The thread mold 313 may have a shoulder 314 that limits the amount that the mold may be made-up onto the pin threaded connection; this ensures that the cured composite layer has a repeatable thickness. The thread mold may be made of a material that is appropriate to the cure method of the insulating resin. For example, for room-temperature cure epoxy resin formulations, the thread mold may be made of a thermoplastic which does not adhere to the cured resin, such as high density polyethylene (“HDPE”). For high-temperature cure resins, including some epoxies, the thread mold may be made of metal alloy with the surface treated with a conventional mold release compound. A metal-alloy mold may also be used with pre-impregnated tubular fiberglass braided sock (a “prepreg”) using, for example, a thermoplastic resin such as polypropylene or polyamide, such as Nylon™ (E.I. DuPont de Nemours & Co. Wilmington, Del.). Care should be taken that the coefficient of thermal expansion of the mold material is very close to the coefficient for the pin member material. If not, the dimensions of the mold should be modified to accommodate different coefficients of thermal expansion.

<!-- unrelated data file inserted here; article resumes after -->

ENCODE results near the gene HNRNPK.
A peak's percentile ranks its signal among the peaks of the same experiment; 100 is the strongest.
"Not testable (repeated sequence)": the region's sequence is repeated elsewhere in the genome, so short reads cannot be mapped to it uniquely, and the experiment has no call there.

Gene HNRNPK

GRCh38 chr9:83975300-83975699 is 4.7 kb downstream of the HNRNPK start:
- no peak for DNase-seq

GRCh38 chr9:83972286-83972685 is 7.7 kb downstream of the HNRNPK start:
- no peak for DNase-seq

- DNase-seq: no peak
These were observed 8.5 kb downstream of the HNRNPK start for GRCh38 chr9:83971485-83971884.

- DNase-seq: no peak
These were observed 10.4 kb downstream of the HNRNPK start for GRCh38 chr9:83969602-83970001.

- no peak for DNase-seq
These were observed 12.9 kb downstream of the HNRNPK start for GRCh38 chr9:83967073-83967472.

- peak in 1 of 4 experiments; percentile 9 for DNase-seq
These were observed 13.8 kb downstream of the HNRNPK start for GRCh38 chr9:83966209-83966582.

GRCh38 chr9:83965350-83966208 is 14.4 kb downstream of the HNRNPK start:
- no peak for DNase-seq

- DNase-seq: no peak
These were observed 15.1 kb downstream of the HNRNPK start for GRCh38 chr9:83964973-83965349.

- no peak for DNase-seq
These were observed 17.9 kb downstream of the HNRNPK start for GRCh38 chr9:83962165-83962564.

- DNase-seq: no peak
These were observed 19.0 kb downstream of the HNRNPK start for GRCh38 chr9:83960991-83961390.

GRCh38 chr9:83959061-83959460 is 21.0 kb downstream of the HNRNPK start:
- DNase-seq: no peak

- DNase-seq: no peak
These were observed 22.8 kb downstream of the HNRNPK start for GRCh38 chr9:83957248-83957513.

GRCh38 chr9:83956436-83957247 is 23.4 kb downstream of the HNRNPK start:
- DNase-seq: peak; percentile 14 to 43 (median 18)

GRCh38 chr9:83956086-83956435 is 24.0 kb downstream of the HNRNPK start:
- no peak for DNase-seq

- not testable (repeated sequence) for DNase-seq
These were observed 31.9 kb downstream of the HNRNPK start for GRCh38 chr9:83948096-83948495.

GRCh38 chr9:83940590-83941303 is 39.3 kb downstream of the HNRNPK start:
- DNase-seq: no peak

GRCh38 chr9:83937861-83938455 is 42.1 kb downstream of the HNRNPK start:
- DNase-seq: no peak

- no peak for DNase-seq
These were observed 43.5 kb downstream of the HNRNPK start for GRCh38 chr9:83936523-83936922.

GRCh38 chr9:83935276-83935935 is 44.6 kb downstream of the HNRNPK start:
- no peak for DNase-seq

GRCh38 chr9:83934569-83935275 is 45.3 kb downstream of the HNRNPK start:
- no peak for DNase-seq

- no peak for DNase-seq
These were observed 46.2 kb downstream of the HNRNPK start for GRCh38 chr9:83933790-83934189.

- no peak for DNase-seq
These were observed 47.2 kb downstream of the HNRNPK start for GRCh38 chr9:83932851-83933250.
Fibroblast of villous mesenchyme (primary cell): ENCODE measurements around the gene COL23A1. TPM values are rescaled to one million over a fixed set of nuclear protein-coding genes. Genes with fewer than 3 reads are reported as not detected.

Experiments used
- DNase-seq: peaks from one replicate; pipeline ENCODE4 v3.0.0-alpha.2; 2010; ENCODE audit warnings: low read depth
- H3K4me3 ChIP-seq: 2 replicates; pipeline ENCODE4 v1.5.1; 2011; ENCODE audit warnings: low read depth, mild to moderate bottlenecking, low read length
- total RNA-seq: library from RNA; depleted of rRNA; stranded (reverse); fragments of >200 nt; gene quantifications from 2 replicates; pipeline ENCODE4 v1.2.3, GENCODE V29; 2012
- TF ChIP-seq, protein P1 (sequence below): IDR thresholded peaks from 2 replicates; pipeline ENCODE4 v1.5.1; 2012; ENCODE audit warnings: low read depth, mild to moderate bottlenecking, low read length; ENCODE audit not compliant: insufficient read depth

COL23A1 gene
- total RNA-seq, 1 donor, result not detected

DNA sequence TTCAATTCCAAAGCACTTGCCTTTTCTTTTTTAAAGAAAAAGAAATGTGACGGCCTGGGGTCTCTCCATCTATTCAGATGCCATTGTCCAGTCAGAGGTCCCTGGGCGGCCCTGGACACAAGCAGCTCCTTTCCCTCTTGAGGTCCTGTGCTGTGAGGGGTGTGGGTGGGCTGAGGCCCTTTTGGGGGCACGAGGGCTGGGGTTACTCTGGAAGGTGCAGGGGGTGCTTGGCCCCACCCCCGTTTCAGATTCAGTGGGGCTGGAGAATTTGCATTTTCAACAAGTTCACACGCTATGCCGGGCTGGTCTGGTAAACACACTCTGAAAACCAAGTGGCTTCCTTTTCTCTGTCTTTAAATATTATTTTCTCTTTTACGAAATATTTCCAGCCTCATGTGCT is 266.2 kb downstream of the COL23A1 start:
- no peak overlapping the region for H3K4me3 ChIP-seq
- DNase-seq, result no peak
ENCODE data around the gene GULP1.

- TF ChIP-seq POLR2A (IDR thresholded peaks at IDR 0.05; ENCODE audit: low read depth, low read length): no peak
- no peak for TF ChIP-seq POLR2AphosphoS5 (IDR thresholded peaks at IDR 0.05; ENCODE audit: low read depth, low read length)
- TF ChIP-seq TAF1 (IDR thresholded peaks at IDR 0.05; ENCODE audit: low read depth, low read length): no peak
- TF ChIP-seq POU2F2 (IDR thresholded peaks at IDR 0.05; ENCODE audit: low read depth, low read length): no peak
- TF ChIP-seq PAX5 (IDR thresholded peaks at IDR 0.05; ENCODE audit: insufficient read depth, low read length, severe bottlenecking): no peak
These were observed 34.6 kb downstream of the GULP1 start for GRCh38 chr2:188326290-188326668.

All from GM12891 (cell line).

In another embodiment, to ensure minimum resin content of the insulating layer, a short insulated tubular assembly is prepared according to the method shown in
In another embodiment, the current invention may be manufactured by conventional composite filament winding techniques to produce an insulating layer consisting of essentially continuous fibers arranged substantially parallel to the flanks, the root surfaces, and the crests of the wedge thread. Referring to
The wedge thread pin member 10 may be painted with a primer to insure adhesion between the threaded connection and the composite insulating layer, and may be fitted with a pin nose cap 501 to accommodate filament-winding of wetted composite fibers over the threaded surface. The pin nose cap 501 may be secured to the pin nose of the wedge thread pin member 10 by any conventional means such as radial set-screws or an internal expanding clamping device.